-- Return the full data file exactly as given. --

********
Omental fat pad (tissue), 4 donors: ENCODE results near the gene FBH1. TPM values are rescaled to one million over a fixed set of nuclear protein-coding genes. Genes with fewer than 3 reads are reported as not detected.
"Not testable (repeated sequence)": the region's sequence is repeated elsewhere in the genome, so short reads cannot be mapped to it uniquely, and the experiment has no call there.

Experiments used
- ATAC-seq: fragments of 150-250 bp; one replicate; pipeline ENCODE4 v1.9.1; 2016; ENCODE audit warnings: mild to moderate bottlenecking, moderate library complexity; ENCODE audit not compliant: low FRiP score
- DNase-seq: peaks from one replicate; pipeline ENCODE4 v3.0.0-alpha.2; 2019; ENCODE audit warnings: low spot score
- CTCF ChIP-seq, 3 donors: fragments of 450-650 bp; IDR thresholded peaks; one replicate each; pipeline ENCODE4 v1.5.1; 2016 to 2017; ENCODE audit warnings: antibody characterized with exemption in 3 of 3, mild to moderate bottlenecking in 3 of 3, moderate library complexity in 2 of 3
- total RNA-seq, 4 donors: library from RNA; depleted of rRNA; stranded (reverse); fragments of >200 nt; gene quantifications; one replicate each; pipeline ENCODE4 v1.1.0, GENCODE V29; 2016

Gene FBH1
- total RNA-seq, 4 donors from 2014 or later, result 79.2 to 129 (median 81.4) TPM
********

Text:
Omental fat pad (tissue), 4 donors: ENCODE results near the gene FBH1. TPM values are rescaled to one million over a fixed set of nuclear protein-coding genes. Genes with fewer than 3 reads are reported as not detected.
"Not testable (repeated sequence)": the region's sequence is repeated elsewhere in the genome, so short reads cannot be mapped to it uniquely, and the experiment has no call there.

Experiments used
- ATAC-seq: fragments of 150-250 bp; one replicate; pipeline ENCODE4 v1.9.1; 2016; ENCODE audit warnings: mild to moderate bottlenecking, moderate library complexity; ENCODE audit not compliant: low FRiP score
- DNase-seq: peaks from one replicate; pipeline ENCODE4 v3.0.0-alpha.2; 2019; ENCODE audit warnings: low spot score
- CTCF ChIP-seq, 3 donors: fragments of 450-650 bp; IDR thresholded peaks; one replicate each; pipeline ENCODE4 v1.5.1; 2016 to 2017; ENCODE audit warnings: antibody characterized with exemption in 3 of 3, mild to moderate bottlenecking in 3 of 3, moderate library complexity in 2 of 3
- total RNA-seq, 4 donors: library from RNA; depleted of rRNA; stranded (reverse); fragments of >200 nt; gene quantifications; one replicate each; pipeline ENCODE4 v1.1.0, GENCODE V29; 2016

Gene FBH1
- total RNA-seq, 4 donors from 2014 or later, result 79.2 to 129 (median 81.4) TPM